Identity theft cases on the rise

Identity theft cases on the rise

JIM KINNEY, The Saratogian
3/6/2006 – SARATOGA SPRINGS — A Long Island man is accused of running up $15,000 on stolen credit cards in Wilton and Saratoga Springs in just 24 hours.

According to the state police, the two victims in this case, both local, noticed the charges last August and reported them to troopers, who spent months tracking down the case.

Fadil Kacanic, 50, of Island Park, faces several felonies, including identity theft.

Identity theft is a growing crime encompassing everything from stolen credit cards to account numbers pilfered by Internet phishing scams and the ever-popular foreign lottery scam.

The crime as a felony has only been on the books since 2002, but according to the state Department of Criminal Justice Services, 17,000 New Yorkers are victimized by identity thieves each year.

Victims include Assemblyman James Tedisco of Schenectady, who had to chase down reports of a fake Tedisco trying to pass bad checks around his own Assembly district. Another local case involved a California man who shares a name with a man from Albany. The Albany man used the California man’s credit to get loans in Saratoga Springs.

Like the alleged victims in the Kacanic case, that crime came to light only when the Californian noticed odd activity on a store credit account at Sam’s Club.

Now, the state Legislature is considering a law that would make it easier for people to ‘freeze’ their credit and block all lending activity for fear of losing their identity.

The state AARP is pushing for the legislation, but wants to be sure the freezing and unfreezing are free.

According to a survey of New York state residents conducted by the AARP of New York, 40 percent of likely voters are extremely concerned about identity theft issues and another 30 percent are very concerned.

‘I get three of these cases a week,’ said state police Investigator Mark Brown.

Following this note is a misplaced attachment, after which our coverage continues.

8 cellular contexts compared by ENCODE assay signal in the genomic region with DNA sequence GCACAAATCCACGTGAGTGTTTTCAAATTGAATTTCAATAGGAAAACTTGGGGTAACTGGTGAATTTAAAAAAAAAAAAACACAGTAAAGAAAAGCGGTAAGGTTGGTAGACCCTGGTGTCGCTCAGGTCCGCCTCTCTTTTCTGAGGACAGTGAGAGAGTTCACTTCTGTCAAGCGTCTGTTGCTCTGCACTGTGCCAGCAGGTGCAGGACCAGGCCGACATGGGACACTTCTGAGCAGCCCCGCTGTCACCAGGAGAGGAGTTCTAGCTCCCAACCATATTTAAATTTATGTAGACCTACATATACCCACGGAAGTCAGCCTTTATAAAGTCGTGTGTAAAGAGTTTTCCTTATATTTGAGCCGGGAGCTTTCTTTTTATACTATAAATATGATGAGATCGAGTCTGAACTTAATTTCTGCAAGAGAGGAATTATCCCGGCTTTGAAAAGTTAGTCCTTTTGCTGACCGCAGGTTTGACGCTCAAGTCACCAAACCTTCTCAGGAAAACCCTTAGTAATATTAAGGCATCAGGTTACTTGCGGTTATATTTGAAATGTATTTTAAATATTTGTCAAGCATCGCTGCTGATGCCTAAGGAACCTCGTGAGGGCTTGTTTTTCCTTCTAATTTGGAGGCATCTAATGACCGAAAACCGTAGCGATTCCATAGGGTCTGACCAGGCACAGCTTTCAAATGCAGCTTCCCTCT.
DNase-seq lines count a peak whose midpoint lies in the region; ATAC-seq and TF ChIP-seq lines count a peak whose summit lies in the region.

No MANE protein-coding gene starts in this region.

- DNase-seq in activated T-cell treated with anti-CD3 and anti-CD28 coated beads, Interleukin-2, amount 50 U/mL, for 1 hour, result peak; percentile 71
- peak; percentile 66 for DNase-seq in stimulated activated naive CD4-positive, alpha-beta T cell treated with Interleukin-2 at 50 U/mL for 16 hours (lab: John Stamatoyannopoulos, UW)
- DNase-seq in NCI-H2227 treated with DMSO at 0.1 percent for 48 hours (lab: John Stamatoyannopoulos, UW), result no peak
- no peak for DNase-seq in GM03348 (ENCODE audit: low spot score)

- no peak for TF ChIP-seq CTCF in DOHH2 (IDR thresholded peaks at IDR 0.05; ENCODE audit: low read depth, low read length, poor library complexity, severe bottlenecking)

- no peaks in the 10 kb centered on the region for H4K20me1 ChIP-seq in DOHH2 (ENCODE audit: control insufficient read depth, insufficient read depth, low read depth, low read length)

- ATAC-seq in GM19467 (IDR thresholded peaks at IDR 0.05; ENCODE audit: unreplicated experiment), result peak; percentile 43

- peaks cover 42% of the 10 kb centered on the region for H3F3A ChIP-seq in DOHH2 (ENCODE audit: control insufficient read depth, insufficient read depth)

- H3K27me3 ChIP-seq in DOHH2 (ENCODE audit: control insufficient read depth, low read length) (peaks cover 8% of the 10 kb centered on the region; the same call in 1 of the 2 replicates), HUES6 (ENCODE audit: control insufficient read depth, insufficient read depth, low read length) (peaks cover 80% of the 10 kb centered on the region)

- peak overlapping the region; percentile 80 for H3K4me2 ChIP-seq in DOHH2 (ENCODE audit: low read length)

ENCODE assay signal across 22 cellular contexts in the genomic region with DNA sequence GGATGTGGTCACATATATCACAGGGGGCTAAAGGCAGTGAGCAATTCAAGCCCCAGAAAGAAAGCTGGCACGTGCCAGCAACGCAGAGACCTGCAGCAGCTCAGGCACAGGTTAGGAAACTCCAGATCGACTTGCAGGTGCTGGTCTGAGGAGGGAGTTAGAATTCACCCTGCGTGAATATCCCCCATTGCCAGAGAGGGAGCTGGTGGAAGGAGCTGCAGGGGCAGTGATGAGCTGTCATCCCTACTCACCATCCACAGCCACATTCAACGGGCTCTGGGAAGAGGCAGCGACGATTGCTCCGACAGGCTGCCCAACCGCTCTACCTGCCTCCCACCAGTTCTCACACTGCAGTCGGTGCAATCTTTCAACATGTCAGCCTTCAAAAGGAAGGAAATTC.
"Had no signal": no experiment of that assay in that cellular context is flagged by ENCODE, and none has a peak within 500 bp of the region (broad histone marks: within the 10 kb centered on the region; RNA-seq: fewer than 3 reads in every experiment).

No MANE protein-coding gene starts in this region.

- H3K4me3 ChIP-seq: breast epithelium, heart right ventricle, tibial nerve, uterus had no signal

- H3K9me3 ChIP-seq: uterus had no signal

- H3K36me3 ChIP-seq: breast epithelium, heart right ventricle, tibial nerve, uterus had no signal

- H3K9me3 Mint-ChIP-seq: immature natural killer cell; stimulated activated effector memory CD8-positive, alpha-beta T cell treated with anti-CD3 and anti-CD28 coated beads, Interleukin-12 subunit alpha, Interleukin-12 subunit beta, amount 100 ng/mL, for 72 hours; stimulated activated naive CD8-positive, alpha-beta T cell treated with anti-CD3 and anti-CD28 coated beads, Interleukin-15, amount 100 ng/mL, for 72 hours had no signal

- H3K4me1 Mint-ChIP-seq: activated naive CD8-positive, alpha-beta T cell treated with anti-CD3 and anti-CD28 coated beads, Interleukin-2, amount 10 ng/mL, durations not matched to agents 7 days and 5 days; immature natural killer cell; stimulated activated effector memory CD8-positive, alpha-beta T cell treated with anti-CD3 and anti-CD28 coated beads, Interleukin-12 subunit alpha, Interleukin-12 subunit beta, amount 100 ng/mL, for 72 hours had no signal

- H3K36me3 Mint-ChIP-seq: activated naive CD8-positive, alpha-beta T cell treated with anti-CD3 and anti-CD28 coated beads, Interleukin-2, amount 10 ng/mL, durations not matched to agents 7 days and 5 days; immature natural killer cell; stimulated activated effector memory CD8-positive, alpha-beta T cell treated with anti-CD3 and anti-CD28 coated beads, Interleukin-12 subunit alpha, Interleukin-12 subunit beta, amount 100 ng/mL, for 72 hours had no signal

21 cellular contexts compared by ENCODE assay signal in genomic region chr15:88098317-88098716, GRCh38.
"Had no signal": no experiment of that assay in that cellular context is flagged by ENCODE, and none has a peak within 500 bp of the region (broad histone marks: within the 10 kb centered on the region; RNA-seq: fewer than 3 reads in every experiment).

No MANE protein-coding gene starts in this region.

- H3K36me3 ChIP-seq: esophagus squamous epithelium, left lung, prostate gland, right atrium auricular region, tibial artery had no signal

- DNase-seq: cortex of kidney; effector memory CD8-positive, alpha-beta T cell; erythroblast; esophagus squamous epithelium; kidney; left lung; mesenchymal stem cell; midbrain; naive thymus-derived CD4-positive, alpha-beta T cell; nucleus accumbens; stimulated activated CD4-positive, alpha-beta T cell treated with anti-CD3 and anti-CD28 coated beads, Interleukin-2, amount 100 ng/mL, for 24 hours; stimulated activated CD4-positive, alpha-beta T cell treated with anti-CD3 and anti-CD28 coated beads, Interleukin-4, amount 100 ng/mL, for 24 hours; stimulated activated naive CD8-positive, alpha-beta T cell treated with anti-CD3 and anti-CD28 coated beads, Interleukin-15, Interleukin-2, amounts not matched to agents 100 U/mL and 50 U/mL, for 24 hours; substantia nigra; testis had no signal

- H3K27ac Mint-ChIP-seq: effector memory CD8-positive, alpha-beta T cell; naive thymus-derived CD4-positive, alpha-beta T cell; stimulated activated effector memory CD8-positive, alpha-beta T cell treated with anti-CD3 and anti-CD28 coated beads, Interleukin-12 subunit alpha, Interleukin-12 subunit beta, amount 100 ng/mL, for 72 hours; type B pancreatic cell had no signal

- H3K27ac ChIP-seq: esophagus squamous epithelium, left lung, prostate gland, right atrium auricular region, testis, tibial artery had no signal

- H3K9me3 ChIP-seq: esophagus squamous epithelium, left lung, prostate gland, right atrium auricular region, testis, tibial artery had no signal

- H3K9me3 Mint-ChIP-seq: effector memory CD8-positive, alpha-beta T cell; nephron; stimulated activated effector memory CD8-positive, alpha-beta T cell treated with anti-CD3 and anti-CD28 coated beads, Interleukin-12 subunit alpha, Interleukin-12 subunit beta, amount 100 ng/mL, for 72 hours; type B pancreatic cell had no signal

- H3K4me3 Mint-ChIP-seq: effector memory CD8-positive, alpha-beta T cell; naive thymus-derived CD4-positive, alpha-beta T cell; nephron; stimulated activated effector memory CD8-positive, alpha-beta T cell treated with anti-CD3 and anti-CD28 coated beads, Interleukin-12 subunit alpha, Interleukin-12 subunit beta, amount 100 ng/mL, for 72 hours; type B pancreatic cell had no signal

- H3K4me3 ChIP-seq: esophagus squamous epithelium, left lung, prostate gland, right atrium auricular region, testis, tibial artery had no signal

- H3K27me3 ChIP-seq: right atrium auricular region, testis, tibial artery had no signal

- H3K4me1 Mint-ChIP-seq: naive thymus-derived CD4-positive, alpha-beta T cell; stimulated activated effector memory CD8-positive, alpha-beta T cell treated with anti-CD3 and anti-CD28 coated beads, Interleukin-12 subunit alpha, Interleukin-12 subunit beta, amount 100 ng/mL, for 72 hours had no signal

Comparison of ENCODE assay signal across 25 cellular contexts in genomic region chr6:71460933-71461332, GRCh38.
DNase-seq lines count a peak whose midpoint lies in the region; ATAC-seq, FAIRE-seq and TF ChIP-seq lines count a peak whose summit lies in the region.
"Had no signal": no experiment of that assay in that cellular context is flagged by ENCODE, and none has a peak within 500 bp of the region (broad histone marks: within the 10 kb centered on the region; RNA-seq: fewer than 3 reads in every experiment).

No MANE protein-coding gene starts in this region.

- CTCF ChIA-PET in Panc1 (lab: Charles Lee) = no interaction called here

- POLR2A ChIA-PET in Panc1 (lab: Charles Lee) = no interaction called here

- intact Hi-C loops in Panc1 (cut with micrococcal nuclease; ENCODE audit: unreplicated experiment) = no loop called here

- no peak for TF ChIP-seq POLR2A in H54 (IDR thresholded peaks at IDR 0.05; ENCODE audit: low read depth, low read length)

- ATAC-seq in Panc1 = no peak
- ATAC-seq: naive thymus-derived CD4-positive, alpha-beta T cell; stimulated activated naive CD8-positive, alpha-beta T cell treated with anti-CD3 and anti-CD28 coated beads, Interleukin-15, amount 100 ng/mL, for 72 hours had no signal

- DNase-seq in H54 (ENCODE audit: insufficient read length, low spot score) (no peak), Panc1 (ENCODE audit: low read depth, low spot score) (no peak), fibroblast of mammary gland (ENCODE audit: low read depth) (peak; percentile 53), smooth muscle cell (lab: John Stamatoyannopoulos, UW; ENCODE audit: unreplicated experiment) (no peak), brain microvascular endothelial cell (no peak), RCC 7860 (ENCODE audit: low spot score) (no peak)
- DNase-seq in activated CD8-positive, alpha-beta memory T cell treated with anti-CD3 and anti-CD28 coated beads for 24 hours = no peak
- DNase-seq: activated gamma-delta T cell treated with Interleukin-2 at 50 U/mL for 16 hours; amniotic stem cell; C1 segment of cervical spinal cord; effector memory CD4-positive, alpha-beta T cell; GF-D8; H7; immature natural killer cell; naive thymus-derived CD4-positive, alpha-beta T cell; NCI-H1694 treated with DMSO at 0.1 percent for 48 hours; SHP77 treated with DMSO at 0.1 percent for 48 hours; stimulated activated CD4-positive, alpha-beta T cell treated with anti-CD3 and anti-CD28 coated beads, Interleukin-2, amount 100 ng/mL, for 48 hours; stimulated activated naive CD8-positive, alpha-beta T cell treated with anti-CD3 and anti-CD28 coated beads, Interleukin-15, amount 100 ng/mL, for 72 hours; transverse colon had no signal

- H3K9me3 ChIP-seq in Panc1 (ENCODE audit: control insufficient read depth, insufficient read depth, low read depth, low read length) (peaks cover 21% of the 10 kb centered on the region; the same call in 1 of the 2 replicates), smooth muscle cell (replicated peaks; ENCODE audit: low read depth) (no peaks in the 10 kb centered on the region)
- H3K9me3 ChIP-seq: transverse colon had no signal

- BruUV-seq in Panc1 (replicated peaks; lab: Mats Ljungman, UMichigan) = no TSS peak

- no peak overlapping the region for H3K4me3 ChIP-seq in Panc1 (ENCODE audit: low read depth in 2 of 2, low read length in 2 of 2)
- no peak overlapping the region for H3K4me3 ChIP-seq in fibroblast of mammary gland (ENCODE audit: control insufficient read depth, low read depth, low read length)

Brown is based with the computer crime unit at State Police Headquarters in Loudonville.

Increasingly, those conducting the crimes are overseas, where Brown can’t get to them. He’s dealt with cases that originated in the former Soviet Union, in Eastern Europe and Africa, particularly in Nigeria.

‘If you won the lottery there, you’d better hit delete,’ Brown said, referring to a common Internet scam where people are told they have to pay a fee to collected Nigerian lottery winnings.

No one at Saratoga National Bank and Trust Co. puts the customer files they want to work with the next morning out on their desk the night before. Doing something as basic as leaving a file on a desk overnight compromises the bank’s security and the customer’s personal security, said bank President Raymond O’Conor.

‘We even turn off the fax machine at night, so if anything comes in that has a customer’s information during the night, it isn’t sitting on top of the fax machine,’ he said.

People have to be just as careful with their own information by shredding documents and keeping track of their mail, he advises.

The bank’s efforts include sending real-looking fake phone company workers to branches in an effort to try to talk their way into the bank’s computer room. Once inside, a thief could make off with a treasure trove of account data.

‘It’s happened at other institutions,’ O’Conor said. ‘Not here.’

Within the past couple of years, a federal bank inspector was denied access because he had left his credentials in his hotel room.

‘They wouldn’t let him in,’ O’Conor said. ‘He even had business cards with his name on them, but anybody can get those. He couldn’t talk his way into the place.’

O’Conor knew the inspector personally and vouched for him.

Charles Folensbee, CEO of Saratoga’s Community Credit Union, said his institution gave away a home shredder as a premium with home equity loans last year.

‘We do a lot of member education,’ he said. ‘Our Web site warns against these fishing schemes.’

He said he even gets several e-mails a day asking him for account information.

‘Whether it says it’s from Chase or some other institution, it always says, ‘If you don’t give us this information right away, you may lose access to your account’ or something like that,’ he said.

Banks don’t ask for such information that way, though, he said. The e-mailers are scammers.

The credit union has gone to the step of banning cell phones from its office lobby on Division Street. In part, it’s an enforced bit of civility.

‘Someone talking on a cell phone might be holding up the tellers and keeping them from moving on to other members,’ he said.

Then there is the other type of ‘hold up.’ Many cell phones have cameras that could capture account information or, more likely, the bank’s physical layout.

‘It used to be you’d worry about people hanging out in the lobby. Now all you have to do is take a couple pictures and walk back out,’ Folensbee said.

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